One issue critical to most drug-related cases is whether the tenant or occupant in question is engaged in drug trade or simply is a user. The lower courts have not hesitated to dismiss bawdy-house eviction proceedings when evidence of dealing is deemed insufficient or non-existent. Thus, a court dismissed one recent proceeding in part because a policeman testified that, in arresting the occupant for gun possession, he observed “no scales, prerecorded money, no packaging, no substances used to cut drugs, no customer lists, or [drug-related] paraphernalia,” and “no witnesses were asked by petitioners to testify as to customer traffic in and out of the premises, or other indicators of a commercial business.”

By contrast, another court refused such a dismissal, and ordered a trial, because the tenant’s “participation or acquiescence in the use of the apartment for illegal drug sales may be inferred from the indicia of drug measurement, packaging and sales recovered in the search of the premises.”

Such cases tell us that a co-op pursuing a drug-related eviction would have an easier time if the proceeding followed an arrest, search, and seizure, and a guilty plea or conviction. That could provide the evidence critical to establishing the commercial aspect of the activity. The co-op’s dilemma is that the district attorney may not be so eager or able to provide assistance until after the disposition of the criminal proceedings, if ever, especially if the offending shareholder is not deemed a significant risk to other residents.

So, co-ops must be more disciplined than ever for these cases to carefully gather evidence of the drug trafficking, by way of carefully logging who enters and exits the apartment, the activities in the common and outside adjacent areas, and any other conceivable evidence. One positive is that landlords do not have the burden, as do prosecutors in criminal proceedings, of proving the criminal conduct beyond a reasonable doubt. A landlord’s burden is to prove its case by a “preponderance of the evidence,” which means simply evidence of such weight as to produce a reasonable belief in the truth of the facts asserted.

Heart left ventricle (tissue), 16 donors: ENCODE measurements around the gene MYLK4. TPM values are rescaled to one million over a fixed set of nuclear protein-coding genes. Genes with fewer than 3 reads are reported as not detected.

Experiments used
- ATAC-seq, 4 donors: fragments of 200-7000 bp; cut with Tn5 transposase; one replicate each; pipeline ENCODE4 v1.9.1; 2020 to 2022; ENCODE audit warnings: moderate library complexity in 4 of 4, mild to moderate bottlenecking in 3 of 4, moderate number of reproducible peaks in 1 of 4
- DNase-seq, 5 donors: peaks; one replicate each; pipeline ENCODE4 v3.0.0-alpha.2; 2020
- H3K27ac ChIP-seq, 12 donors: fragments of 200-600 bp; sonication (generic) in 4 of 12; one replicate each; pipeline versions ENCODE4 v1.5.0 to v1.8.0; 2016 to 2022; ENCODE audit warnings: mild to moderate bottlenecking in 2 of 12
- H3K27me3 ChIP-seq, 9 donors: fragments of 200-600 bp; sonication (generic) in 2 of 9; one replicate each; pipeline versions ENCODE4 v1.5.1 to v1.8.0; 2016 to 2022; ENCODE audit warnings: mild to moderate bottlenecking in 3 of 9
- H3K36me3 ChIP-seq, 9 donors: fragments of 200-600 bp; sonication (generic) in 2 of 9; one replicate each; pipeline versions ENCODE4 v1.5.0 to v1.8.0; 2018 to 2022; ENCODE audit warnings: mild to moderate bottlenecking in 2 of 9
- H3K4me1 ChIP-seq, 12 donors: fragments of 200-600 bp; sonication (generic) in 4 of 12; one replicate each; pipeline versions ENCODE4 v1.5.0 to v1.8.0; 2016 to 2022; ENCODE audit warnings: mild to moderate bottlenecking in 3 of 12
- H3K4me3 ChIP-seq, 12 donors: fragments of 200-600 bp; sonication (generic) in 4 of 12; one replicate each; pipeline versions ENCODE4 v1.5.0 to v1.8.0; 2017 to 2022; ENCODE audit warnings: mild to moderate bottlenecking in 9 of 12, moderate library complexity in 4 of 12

Landlords also face a significant hurdle if the principal offender is a roommate or subtenant. The courts have held that the landlord must establish that the “tenant-respondent ‘knew or should have known’ and turned a ‘blind eye’ to the illegal business,” or put another way, that the tenant “had knowledge of and acquiesced in the use of the demised premises for such illegal activity.” And where “the named tenant is not personally involved in the illegal activity, a ‘nexus’ between the activity and the subject premises must be demonstrated.”

The courts are reluctant to allow innocent tenants to lose their homes based on the conduct of their wayward boyfriends, children, and the like, especially if the tenant has limited resources or options to live elsewhere. For co-ops, courts comparably might be reluctant to allow surrender of ownership of valuable apartments based on the conduct of residents other than shareholders.

An interesting wrinkle, which might be particularly relevant to some co-ops, is that some courts have extended the scope of the bawdy-house laws beyond the traditional drug dealing and prostitution. One court held that a commercial landlord could use the laws to evict tenants who had been convicted of using the leased premises for “illegal manufacture and sale of counterfeit trademark apparel and sportswear.” In doing so, the court held that the bawdy-house laws “were intended to address any illegal business, trade or manufacture and should not be interpreted to arbitrarily exclude those illegal businesses which fail to directly impact on the health, morals, welfare or safety of the public.”